Your baby’s first steps are so essential and have such an emotional impact on parents that many consider purchasing a walker for their children to help them take their first steps and to watch their children play around them every day. Is the baby walker, however, genuinely safe?
I am sorry to tell you that it is not safe! It is directly related to many musculoskeletal and joint problems and many accidents such as falls from stairs, head injuries, burns and fractures. It can also cause a delay in the development of the child. Finally, even its primary function is not being performed correctly because it causes a child to walk on their toes which may continue when children walk without it. All this encouraged some countries to ban them permanently.
Most popular baby walker myths
- First: The baby walker is a safe place to put my baby for a few minutes! The truth is that putting a baby in a baby walker is very risky.
The baby in the baby walker needs great attention and supervision; They allow children to move very quickly and reach a height where they can reach dangerous items such as knives or hot drinks.
- Second: Using a baby walker will help my child learn to walk. The fact is that there are strong links between the amount of baby walker use and the extent of developmental delays.
- Third: It will help your child’s development. The truth is that it causes your child’s growth retardation! Children who used a walker sat, crawled, and walked later than those who did not.
- Fourth: It will strengthen my child’s legs. In fact, a walker can lead to long-term changes in a child’s walking pattern and can cause hip problems in the long run.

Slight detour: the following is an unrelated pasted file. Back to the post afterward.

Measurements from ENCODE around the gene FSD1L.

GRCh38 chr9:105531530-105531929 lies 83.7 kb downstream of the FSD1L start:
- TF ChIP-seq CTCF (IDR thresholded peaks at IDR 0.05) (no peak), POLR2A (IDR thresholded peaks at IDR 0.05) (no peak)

The baby walker also teaches children to run on the ground using their toes and this strengthens the wrong muscles in the legs. This can have a significant impact on balance and overall muscle and joint development, including long-term foot and ankle problems.
Encourage your child to play without it
Give time for your infant to grow strong muscles. Babies walk when they are ready, which is generally between the ages of 9 and 18 months. Keep in mind that using a baby walker wastes your child’s time and diverts him from things that will help him walk. So:
- Let your child play on his tummy on the floor. The time it takes for your baby to play on his tummy is the basic building block for all motor skills and a lack of this time can affect him greatly.
- Encourage him to turn around and sit down.
- Motivating him to crawl and push himself to stand. If you have wooden floors, lay a large, non-slip rug or rug on the floor so your child can grab onto each other.
These activities will help your child to:
- Learn about his body
- Explore around
- Progress in walking
However, if you are considering purchasing a baby walker:
- Limit use to 10 minutes per day
- Watch your child closely at all times
Make sure the walker is low enough that your baby can put both feet completely flat on the ground. If only his toes are touching the ground, wait until your baby is a little older.